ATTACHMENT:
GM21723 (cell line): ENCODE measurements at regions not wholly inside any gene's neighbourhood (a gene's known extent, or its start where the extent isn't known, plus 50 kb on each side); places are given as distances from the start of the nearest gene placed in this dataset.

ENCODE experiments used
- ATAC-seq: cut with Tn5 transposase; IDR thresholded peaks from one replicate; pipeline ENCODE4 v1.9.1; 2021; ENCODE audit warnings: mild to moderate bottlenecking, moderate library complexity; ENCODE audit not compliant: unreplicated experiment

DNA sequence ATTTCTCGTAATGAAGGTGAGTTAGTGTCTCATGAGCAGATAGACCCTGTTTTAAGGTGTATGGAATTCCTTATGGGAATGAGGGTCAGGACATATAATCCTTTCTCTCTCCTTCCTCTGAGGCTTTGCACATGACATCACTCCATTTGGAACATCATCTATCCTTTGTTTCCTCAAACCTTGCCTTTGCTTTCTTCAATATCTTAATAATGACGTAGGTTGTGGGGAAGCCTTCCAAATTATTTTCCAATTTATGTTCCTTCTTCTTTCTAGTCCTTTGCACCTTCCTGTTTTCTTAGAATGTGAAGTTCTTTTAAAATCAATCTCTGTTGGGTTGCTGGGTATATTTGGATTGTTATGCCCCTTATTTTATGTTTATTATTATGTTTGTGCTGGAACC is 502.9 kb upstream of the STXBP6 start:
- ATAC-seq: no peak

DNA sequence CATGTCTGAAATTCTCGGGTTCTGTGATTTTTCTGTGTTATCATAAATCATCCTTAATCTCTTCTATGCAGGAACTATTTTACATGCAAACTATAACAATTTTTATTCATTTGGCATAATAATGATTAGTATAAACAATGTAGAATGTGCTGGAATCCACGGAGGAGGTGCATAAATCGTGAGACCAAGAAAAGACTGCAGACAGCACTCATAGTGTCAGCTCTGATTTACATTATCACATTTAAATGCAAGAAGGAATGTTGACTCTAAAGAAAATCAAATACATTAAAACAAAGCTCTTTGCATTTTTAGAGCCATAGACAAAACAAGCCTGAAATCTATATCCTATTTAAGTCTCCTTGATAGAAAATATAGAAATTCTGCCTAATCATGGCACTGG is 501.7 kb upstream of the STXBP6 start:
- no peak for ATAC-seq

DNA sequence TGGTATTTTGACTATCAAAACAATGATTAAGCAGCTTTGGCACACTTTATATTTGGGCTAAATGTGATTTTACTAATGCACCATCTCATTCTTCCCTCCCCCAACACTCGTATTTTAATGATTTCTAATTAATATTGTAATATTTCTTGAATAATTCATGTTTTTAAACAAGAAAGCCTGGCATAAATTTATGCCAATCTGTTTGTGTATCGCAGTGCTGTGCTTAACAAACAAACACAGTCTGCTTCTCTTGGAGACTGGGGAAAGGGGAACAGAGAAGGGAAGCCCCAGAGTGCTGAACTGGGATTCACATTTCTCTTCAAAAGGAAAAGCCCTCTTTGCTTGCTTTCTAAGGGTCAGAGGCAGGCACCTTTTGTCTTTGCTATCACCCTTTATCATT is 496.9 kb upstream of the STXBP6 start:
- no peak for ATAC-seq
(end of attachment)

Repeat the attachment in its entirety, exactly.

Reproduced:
GM21723 (cell line): ENCODE measurements at regions not wholly inside any gene's neighbourhood (a gene's known extent, or its start where the extent isn't known, plus 50 kb on each side); places are given as distances from the start of the nearest gene placed in this dataset.

ENCODE experiments used
- ATAC-seq: cut with Tn5 transposase; IDR thresholded peaks from one replicate; pipeline ENCODE4 v1.9.1; 2021; ENCODE audit warnings: mild to moderate bottlenecking, moderate library complexity; ENCODE audit not compliant: unreplicated experiment

DNA sequence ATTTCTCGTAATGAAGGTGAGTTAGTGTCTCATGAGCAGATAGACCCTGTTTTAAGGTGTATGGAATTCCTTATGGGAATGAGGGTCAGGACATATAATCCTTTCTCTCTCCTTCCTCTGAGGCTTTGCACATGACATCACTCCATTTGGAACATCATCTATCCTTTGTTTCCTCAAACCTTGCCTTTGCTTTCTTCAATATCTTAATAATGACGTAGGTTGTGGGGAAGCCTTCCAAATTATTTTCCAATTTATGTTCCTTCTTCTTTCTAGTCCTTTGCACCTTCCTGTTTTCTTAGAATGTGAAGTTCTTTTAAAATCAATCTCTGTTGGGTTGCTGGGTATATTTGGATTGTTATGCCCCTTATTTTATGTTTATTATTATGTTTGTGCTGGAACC is 502.9 kb upstream of the STXBP6 start:
- ATAC-seq: no peak

DNA sequence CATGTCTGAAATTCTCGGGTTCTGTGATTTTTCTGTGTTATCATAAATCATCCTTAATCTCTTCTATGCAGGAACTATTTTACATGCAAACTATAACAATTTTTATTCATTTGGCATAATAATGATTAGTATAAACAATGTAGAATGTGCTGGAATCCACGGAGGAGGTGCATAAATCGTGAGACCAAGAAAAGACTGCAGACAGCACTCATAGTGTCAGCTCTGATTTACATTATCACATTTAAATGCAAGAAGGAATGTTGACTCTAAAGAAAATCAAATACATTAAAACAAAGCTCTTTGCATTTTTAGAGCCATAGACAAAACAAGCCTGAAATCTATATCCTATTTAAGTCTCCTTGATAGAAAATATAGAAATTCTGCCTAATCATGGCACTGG is 501.7 kb upstream of the STXBP6 start:
- no peak for ATAC-seq

DNA sequence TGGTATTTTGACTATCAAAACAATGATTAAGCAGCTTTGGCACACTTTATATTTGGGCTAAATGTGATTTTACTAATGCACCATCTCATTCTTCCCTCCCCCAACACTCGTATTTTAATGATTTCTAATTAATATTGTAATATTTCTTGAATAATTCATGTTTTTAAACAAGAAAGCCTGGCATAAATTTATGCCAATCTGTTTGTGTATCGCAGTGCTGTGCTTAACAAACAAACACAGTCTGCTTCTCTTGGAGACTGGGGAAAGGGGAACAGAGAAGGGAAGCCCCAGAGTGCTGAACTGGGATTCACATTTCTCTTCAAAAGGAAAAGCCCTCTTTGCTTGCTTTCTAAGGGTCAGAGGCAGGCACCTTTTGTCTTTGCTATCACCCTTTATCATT is 496.9 kb upstream of the STXBP6 start:
- no peak for ATAC-seq